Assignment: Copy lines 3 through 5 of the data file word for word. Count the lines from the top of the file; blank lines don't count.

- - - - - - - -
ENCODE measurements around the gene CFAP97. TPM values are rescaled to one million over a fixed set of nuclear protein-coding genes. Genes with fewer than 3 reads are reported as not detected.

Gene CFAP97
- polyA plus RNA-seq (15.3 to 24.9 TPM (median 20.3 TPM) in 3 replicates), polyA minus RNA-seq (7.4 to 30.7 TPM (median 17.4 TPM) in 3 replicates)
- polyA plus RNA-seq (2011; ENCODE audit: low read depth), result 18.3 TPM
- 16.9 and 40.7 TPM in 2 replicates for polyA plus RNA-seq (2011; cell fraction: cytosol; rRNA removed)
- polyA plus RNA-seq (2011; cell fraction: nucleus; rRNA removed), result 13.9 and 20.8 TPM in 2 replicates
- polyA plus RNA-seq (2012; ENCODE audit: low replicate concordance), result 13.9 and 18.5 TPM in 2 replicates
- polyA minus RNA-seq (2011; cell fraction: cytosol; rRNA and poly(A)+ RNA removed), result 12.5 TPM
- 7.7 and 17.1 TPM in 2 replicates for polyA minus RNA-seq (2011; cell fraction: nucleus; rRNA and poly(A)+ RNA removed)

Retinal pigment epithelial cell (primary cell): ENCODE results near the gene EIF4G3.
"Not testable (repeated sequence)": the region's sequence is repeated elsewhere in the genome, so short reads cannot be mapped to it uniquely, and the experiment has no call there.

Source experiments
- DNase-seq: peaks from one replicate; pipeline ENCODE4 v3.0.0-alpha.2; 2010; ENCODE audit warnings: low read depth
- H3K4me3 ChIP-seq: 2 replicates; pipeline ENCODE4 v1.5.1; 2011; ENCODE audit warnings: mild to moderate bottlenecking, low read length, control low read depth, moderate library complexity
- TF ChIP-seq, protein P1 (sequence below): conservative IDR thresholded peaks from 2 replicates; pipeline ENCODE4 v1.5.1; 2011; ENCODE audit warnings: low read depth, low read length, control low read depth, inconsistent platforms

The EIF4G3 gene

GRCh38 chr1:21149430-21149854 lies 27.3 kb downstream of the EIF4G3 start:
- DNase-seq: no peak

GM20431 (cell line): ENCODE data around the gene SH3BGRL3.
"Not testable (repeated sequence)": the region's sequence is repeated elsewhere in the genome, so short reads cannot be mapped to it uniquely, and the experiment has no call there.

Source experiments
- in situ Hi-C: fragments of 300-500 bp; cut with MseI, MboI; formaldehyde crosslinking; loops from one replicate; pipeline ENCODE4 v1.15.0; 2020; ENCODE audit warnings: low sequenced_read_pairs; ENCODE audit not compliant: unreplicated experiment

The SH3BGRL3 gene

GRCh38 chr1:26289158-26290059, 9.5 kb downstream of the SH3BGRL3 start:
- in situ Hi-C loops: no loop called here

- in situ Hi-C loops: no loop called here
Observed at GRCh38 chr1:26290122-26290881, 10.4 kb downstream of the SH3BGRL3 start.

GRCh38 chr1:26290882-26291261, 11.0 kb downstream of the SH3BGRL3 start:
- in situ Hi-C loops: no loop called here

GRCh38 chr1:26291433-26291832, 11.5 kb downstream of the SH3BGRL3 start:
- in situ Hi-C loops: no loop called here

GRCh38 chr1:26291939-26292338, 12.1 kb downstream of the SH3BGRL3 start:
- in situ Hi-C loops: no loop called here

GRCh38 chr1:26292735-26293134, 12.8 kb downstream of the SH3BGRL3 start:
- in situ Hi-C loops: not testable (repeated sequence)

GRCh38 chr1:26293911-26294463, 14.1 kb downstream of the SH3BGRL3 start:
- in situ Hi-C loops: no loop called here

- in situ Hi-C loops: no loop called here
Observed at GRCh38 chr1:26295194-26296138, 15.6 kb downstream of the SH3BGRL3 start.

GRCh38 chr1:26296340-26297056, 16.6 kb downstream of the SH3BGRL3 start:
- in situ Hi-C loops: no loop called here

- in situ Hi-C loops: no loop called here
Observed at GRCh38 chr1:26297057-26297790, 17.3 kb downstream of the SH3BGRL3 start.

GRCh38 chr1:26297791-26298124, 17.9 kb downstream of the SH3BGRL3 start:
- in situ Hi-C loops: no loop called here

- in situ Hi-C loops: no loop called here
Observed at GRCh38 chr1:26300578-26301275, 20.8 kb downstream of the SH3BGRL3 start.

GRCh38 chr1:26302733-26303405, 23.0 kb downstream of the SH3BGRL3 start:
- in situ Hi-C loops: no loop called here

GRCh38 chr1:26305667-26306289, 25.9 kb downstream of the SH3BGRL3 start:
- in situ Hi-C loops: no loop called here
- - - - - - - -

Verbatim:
- polyA plus RNA-seq (15.3 to 24.9 TPM (median 20.3 TPM) in 3 replicates), polyA minus RNA-seq (7.4 to 30.7 TPM (median 17.4 TPM) in 3 replicates)
- polyA plus RNA-seq (2011; ENCODE audit: low read depth), result 18.3 TPM
- 16.9 and 40.7 TPM in 2 replicates for polyA plus RNA-seq (2011; cell fraction: cytosol; rRNA removed)